The “Distance Run:” NYCFC seek ruthlessness to right ship

IMAGE, MATT KREMKAU FOR EMPIRE OF SOCCER

by Christian Araos

If New York City FC had filled the full 90 minutes with distance run, a tie for first place would have been theirs.

Instead, they conceded a stoppage time goal for the second time this month, drawing 2–2 with Orlando City SC.

Now, the talk around camp centers around one word: “ruthlessness.”

“When I talk about being ruthless, I talk about the players in general,” head coach Patrick Vieira said. “When we are defending, it can be the back four quite well-organized but the midfield has to be in the position for the second ball as well. When David is outside the box, we need more people to take more responsibility and go inside the box.

“We just need to be more ruthless in front of the goal. When we create chances we have crosses, we don’t have enough bodies inside the box…”

NYCFC now have one win in eight home matches. It held a lead in four of their five home draws. Yankee Stadium’s narrow field is seen as the source of City’s struggles, but the team have outplayed most of their opponents at home. Yet to convert their play into goals and results requires ruthlessness on both ends.

“We need to be more ruthless in front of the goal,” Thomas McNamara said. “We had the opportunity to score the third goal which would have probably put the game out of reach. But the same time, not giving up a goal late in the game. It’s on both sides of the ball and that’s what great teams do.”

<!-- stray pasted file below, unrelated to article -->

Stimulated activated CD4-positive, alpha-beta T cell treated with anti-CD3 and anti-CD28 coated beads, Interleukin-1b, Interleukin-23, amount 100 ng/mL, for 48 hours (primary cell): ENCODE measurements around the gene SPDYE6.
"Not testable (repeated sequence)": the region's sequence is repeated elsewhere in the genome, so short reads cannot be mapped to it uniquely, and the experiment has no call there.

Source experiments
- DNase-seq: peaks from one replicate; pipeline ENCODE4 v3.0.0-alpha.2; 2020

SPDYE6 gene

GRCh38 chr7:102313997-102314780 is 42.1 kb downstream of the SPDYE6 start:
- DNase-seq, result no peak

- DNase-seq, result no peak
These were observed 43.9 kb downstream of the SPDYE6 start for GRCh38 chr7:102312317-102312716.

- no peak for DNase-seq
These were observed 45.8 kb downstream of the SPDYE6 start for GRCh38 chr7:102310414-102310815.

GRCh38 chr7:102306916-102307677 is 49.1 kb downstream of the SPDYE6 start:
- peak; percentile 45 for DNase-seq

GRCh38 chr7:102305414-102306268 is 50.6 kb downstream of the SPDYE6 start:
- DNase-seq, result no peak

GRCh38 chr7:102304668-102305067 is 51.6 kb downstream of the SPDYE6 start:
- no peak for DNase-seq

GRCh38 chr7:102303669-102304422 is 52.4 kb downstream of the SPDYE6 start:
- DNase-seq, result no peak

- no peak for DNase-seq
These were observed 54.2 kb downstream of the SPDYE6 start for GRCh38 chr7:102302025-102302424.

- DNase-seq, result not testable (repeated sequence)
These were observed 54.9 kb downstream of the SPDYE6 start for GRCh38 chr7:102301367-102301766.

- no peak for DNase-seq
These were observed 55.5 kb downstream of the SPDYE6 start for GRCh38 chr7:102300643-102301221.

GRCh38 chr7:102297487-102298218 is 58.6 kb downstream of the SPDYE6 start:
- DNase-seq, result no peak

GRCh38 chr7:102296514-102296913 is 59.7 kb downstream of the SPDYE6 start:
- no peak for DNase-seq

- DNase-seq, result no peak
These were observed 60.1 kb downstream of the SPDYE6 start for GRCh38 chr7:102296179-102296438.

Both of the stoppage time equalizers City conceded were preventable. Against the Montreal Impact, NYCFC’s defense left two players unmarked at the near post and Dominic Oduro finished. Though Vieira said City did better contesting for second balls this week, they were nowhere near the last second ball of Sunday’s match. Kevin Molino was and made them pay.

“I think all eleven guys defend, right?” R.J. Allen said, “I’ll leave it at that.”

On the equalizer, City’s backline were decently positioned to defend Carlos Rivas’ cross. Allen could not get to the deep cross but Cyle Larin barely did and nodded it square towards the edge of the six-yard box. Jason Hernandez focused on marking the tallest player on the field, Seb Hines, with Frédéric Brillant covering. No one was at the six-yard box to mark Molino.

“…But at the same time when we are defending, we need to be more ruthless,” Vieira said. “What I mean is that we have to have the desire to defend. That is a critical moment of the game. I believe that between the two boxes our passing, our movement is really quite good. But where we need to improve is in the 18 yards and that is the truth of our game.”

Mix Diskerud shared an amended version of Kipling’s If after the match to salute Orlando City for ‘not limiting the game to 90 minutes worth of distance run.’ Kipling ended his poem with the speaker calling on his son to believe in himself while remaining committed to a deeper cause:

If you can fill the unforgiving minute

    With sixty seconds’ worth of distance run,   

Yours is the Earth and everything that’s in it,   

    And—which is more—you’ll be a Man, my son!

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  • Says It All

    Allen’s response is the right one. He’s taking a jab at Pirlo because that was Pirlo’s man to mark. And he’s been in the coach’s and fans’ favor this season.

    Mix’s response is the wrong one. He’s takin a jab at the Metros because they played with a pragmatic style and hustle instead of his prefered idealistic and relaxed style. And he’s been in the dog house.